At DARPA Challenge, Robots (Slowly) Move Toward Better Disaster Recovery
Earlier this week, 23 robots from all over the world competed in Pomona, Calif., for a $2 million prize in the DARPA Robotics Challenge. And thousands of humans watched as the machines showed off their skills on the course.
Teams have been working on these robots for three years — their challenge was to build a robot that can aid in disaster recovery.
The rules are simple — each humanoid robot has one hour to score eight points for various tasks, which include driving a car, opening a door, pulling a lever and climbing some stairs.
Before the games began, a DARPA representative said something pretty funny: He expected most or all of the robots to fall down at some point. And he was right.
Robots fell backwards when trying to climb stairs, and onto their sides when attempting to climb over rubble. There was many a face-plant when they lost balance after opening a door.
The point of all these tasks is to build and program robots that can accomplish these tasks when humans can't — like after an earthquake or other natural disaster.
This idea was born after the 2011 earthquake and tsunami in Japan.
"Robots weren't able to help in the Fukushima nuclear disaster," says Arati Prabahakar, the head of DARPA.
"Think about having a robot that could walk into a dangerously structurally unsound building but was able to get inside and look around and figure out what we need to do to get that place cleaned up."
The robots at the competition are not there yet. These are not the agile creatures from iRobot or Chappie.
"We're not in the business of science fiction at DARPA," Prabahakar says. "We're about science fact, and one thing this competition is really showing is where robots are today."
The robots here today are relying heavily on their human overlords. Every team has people in a separate garage, sitting clustered around big screens, pushing buttons to trigger every move the robots make on the course.
In the garage, Steve McGill is at the helm for Team THOR, which includes students from UCLA and UPenn. As the robot encounters its first obstacle, McGill can only see what the robot sees and senses.
"Maybe we need to turn more," he says to a teammate while guiding the robot.
It takes over 40 minutes, but Team THOR's robot is having success. It drives down the track, opens the door and turns the valve. But then, it falls over.
"Yeah, there's the sun," McGill says when the robot's cameras point from the ground to the sky.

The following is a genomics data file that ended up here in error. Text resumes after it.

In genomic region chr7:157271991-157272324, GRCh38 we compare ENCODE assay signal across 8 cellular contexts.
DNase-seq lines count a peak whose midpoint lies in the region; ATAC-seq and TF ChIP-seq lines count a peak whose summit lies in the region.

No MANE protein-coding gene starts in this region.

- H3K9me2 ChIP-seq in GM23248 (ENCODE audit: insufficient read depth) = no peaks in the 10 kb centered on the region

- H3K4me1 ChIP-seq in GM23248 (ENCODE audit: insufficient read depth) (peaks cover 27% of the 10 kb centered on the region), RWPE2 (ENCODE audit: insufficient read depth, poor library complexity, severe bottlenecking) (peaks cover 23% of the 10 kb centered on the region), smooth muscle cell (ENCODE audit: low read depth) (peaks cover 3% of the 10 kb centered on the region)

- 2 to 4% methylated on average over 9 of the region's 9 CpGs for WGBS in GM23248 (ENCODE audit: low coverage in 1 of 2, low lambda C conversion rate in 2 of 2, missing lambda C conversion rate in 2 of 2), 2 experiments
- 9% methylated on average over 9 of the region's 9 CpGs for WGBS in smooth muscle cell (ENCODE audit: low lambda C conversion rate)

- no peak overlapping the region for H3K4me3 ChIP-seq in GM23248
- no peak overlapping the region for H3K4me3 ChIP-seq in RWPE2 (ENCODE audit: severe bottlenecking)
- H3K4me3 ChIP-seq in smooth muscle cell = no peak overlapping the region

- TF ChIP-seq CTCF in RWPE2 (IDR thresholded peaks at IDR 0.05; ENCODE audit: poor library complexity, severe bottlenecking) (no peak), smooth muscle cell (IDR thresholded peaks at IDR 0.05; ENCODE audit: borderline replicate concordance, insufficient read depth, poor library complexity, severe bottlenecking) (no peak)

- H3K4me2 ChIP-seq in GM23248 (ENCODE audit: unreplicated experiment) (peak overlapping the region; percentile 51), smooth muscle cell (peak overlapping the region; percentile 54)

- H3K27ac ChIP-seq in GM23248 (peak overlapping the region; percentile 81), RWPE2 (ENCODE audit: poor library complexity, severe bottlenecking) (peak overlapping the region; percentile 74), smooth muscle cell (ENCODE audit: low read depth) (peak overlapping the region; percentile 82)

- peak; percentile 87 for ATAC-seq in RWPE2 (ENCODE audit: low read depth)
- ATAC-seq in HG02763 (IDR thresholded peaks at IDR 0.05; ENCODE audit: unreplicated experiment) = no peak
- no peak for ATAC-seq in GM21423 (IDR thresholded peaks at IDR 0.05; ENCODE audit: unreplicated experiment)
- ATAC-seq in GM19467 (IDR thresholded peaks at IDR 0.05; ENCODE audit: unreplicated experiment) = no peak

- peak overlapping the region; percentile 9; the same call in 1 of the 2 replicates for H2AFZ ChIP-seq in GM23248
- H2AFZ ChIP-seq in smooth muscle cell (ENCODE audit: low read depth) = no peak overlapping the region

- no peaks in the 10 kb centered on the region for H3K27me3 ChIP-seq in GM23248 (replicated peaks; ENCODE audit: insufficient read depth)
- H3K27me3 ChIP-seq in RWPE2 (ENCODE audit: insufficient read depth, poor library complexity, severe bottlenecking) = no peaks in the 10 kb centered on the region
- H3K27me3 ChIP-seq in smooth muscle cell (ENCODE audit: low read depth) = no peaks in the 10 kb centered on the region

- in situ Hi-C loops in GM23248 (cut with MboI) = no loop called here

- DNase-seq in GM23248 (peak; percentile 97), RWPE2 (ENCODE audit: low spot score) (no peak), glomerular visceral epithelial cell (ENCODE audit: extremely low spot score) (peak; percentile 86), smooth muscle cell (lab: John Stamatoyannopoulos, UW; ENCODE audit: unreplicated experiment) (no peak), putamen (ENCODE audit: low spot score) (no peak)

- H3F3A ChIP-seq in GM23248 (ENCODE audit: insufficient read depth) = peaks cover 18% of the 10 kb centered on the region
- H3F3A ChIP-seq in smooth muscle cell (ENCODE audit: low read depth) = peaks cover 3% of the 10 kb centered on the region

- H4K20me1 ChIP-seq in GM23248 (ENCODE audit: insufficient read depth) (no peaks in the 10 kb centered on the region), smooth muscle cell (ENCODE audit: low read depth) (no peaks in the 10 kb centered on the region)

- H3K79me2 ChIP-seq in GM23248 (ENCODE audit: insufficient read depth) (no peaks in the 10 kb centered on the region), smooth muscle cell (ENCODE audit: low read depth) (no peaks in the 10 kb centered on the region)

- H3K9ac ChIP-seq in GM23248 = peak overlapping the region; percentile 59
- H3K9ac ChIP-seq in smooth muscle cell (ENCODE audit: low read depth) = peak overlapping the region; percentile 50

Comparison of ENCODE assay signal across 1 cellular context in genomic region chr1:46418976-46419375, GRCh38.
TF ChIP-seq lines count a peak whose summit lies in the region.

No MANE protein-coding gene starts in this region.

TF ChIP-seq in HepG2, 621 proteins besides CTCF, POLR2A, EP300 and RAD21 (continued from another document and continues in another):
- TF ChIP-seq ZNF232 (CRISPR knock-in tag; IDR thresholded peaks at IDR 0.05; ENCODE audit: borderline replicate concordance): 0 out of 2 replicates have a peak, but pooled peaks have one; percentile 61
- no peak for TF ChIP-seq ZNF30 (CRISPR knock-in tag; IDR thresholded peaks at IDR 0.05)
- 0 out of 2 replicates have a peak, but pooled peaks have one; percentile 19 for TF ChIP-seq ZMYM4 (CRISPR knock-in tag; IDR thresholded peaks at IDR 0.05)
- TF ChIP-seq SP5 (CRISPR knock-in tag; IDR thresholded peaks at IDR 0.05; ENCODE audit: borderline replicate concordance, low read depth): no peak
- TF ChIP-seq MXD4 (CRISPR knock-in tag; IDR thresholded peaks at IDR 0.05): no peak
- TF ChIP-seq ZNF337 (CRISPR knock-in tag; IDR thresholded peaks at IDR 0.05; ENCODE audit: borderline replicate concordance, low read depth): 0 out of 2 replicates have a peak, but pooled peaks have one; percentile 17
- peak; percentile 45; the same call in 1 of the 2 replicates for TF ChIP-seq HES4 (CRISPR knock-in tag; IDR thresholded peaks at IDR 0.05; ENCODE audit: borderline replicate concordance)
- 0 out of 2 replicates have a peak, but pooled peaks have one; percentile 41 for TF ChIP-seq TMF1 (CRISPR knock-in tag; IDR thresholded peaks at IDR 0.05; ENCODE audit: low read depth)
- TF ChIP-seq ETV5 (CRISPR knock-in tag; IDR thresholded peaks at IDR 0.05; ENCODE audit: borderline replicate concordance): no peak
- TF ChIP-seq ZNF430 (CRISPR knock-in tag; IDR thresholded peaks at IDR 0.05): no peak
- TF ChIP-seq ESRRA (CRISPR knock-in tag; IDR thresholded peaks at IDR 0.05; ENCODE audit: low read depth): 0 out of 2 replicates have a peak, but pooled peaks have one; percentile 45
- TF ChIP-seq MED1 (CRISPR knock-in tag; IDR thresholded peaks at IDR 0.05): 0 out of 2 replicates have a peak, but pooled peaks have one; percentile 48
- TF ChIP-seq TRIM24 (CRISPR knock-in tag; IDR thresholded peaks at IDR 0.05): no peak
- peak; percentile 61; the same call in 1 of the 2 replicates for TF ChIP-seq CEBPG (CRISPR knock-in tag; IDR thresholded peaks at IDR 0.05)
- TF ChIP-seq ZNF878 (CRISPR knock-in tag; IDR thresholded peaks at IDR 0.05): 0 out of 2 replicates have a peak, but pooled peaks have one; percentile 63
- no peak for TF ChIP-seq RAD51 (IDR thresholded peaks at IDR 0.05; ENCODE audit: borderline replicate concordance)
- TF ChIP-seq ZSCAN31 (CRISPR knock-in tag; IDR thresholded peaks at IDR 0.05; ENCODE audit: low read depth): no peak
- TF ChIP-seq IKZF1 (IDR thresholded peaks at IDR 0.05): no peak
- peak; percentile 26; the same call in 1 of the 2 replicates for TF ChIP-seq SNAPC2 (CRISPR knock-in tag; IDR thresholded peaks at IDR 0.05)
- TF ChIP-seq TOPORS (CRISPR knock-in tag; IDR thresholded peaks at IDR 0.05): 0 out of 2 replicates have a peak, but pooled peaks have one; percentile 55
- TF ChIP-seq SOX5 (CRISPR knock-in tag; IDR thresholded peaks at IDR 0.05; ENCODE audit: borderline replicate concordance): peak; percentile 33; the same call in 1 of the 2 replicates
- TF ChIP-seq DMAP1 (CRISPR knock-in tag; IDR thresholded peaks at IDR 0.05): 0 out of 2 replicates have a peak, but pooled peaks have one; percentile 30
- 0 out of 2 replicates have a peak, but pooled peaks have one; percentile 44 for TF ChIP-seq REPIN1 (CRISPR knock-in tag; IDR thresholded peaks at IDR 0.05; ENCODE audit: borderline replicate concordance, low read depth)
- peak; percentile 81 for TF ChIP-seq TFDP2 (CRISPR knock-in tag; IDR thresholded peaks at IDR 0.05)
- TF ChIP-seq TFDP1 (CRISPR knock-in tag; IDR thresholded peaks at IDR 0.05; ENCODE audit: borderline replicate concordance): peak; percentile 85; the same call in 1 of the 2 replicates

At the end of their run, the team scores three out of eight points. And Team THOR was happy with that. Most of the teams only score three points or less.
Across the garage stands Carnegie Mellon's bright red hulking bot, CHIMP.
"It has arms and hands but it's different in the sense that it doesn't walk to get around; it rolls around on these tracks," says Tony Stentz, team leader of team Tartan Rescue.
CHIMP has a Transformer vibe. It can go from upright to all-fours in just a few seconds. Stentz heads to the stands to watch. He stands tall with arms crossed and an attitude that's part sports coach, part proud dad.
Weighing in at 440 pounds, CHIMP looks like a shoo-in for the DARPA course. But this run turns out to be a nailbitter.
During the initial drive, CHIMP almost steers into the barricade. It's slow going getting out of the car, but once it makes it out, and opens the door, it crashes to the ground in the doorway.
For all the other teams, a fall means that humans have to intervene and get the robot back on its feet. But after more than five minutes of strange contortions, CHIMP gets back up with any help. The crowd goes wild.
The team didn't get any points for that move, but recovering from a fall would come in pretty handy in a disaster zone. And CHIMP still completes all the tasks in under an hour.
"What a bang-up job by the crew back in the garage!" Stentz says as he receives handshakes and high-fives from the crowd.
Though CHIMP was clearly the winner on the first day of finals, it ran into lots of trouble on the second day and ended up coming in third place overall. Team KAIST, from South Korea, took the $2 million prize; Florida-based Team IHMC Robotics came in second and won $1 million.
And after two days, 23 robots and dozens of falls, hopefully we're all a step closer to making humans safer after disaster.
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